FIGS. 9-11 are graphical representations of data that can be generated by the integrated manufacturing system of FIG. 6.

FIG. 12 is a graphical representation comparing a conventional CMP recipe to a CMP recipe derived according to aspects of the present disclosure.

DETAILED DESCRIPTION

The following disclosure provides many different embodiments, or examples, for implementing different features of the invention. Specific examples of components and arrangements are described below to simplify the present disclosure. These are, of course, merely examples and are not intended to be limiting. For example, the formation of a first feature over or on a second feature in the description that follows may include embodiments in which the first and second features are formed in direct contact, and may also include embodiments in which additional features may be formed between the first and second features, such that the first and second features may not be in direct contact. In addition, the present disclosure may repeat reference numerals and/or letters in the various examples. This repetition is for the purpose of simplicity and clarity and does not in itself dictate a relationship between the various embodiments and/or configurations discussed.

Further, spatially relative terms, such as “beneath,” “below,” “lower,” “above,” “upper” and the like, may be used herein for ease of description to describe one element or feature's relationship to another element(s) or feature(s) as illustrated in the figures. The spatially relative terms are intended to encompass different orientations of the device in use or operation in addition to the orientation depicted in the figures. For example, if the device in the figures is turned over, elements described as being “below” or “beneath” other elements or features would then be oriented “above” the other elements or features. Thus, the exemplary term “below” can encompass both an orientation of above and below. The apparatus may be otherwise oriented (rotated 90 degrees or at other orientations) and the spatially relative descriptors used herein may likewise be interpreted accordingly.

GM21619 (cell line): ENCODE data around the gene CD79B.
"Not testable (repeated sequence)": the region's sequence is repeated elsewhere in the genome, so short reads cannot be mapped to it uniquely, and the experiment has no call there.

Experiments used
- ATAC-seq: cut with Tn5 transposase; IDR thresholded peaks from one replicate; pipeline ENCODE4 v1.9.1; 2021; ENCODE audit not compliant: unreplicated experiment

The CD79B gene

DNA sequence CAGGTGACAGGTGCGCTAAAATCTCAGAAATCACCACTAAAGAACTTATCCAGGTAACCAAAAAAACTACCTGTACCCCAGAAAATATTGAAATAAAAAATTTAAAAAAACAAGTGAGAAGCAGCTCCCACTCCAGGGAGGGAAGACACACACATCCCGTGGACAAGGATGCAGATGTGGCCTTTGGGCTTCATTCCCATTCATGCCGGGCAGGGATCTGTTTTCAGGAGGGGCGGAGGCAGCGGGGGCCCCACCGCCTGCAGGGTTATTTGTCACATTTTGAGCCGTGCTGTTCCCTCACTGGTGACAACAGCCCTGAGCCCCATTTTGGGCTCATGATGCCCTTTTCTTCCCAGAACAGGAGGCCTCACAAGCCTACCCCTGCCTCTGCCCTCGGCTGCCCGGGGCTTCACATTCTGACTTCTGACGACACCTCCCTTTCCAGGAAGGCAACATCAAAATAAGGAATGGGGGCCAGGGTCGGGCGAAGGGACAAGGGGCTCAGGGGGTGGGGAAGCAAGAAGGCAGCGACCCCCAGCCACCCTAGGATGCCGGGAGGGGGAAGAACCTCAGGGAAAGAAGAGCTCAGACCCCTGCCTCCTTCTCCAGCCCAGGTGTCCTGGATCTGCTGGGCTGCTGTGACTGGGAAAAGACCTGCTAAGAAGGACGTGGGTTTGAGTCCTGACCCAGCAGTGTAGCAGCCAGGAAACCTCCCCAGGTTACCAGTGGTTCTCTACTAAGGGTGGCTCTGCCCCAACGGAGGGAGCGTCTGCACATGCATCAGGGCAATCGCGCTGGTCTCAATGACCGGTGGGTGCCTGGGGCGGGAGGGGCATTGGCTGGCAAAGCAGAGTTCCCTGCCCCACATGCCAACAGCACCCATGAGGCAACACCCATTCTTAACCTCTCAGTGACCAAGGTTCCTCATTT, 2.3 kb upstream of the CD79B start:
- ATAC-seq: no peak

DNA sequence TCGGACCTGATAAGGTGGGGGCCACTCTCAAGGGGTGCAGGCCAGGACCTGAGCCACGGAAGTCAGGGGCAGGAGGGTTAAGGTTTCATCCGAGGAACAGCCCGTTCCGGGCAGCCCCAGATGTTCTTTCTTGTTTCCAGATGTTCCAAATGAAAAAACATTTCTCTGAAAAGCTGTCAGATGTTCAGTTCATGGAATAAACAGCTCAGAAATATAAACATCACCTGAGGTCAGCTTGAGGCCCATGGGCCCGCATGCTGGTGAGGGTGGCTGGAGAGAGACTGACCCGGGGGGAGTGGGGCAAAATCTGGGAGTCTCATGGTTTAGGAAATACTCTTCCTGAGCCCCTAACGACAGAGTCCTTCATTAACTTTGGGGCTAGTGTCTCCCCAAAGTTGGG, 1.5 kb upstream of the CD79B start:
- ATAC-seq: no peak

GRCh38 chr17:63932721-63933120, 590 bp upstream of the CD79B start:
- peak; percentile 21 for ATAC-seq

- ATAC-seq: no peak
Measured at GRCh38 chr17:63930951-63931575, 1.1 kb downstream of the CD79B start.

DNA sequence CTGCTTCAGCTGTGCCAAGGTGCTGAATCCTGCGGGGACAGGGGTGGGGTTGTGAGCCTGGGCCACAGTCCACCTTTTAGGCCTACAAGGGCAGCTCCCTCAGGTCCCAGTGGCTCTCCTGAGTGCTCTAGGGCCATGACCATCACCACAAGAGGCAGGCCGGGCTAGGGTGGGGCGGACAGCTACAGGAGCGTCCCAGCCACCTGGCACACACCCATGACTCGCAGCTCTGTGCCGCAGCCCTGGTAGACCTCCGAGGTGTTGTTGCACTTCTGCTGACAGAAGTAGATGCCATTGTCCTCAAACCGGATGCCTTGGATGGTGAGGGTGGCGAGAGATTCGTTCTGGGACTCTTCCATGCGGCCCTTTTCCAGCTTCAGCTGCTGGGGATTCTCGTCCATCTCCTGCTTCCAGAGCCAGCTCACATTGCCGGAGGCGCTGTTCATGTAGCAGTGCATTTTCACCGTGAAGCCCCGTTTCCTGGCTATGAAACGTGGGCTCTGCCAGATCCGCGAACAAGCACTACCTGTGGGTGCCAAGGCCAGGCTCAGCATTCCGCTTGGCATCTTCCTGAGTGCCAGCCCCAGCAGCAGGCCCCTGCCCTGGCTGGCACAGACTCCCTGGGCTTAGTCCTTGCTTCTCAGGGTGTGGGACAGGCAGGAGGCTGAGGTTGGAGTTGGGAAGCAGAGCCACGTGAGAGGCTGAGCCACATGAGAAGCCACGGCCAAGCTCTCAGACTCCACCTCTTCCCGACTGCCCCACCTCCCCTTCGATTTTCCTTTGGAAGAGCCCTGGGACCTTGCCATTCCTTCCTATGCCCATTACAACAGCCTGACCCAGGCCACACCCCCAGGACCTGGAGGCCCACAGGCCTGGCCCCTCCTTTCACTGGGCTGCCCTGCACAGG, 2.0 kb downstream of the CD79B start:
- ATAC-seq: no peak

FIG. 1 is a diagrammatic perspective view of a chemical mechanical polishing (CMP) apparatus 10 that embodies various aspects of the present disclosure. FIG. 1 is not a comprehensive diagram of the entire apparatus. Instead, for simplicity and clarity, FIG. 1 shows only selected portions of the overall apparatus that facilitate an understanding of aspects of the present disclosure. Additional features can be added in the CMP apparatus 10, and some of the features described below can be replaced or eliminated for other embodiments of the CMP apparatus 10.

The CMP apparatus 10 includes a base 12 having polishing pad/platen assemblies 14a, 14b, and 14c (which include a polishing pad affixed to a platen) disposed thereon. The three depicted polishing pad/platen assemblies 14a, 14b, and 14c are for illustration purposes only, and it is understood that alternative embodiments may include a single polishing pad/platen assembly, such as polishing pad/platen assembly 14a alone, or more than three polishing pad/platen assemblies. Each of the polishing pad/platen assemblies 14a, 14b, and 14c may be mounted on a not illustrated rotatable carousel. The polishing pad/platen assemblies 14a, 14b, and 14c facilitate simultaneous processing of multiple wafers. A wafer is a substrate (for example, a semiconductor substrate), a mask (also referred to as a photomask or reticle), or any base material on which processing is conducted to provide layers of material to form various features of an integrated circuit (IC) device. In the depicted embodiment, pad conditioners 16a, 16b, and 16c are provided on the base 10, which can be swept over respective polishing pads to condition the polishing pads. Slurry supply arms 18a, 18b, and 18c are further provided on the base 10 for supplying slurry to surfaces of respective polishing pads.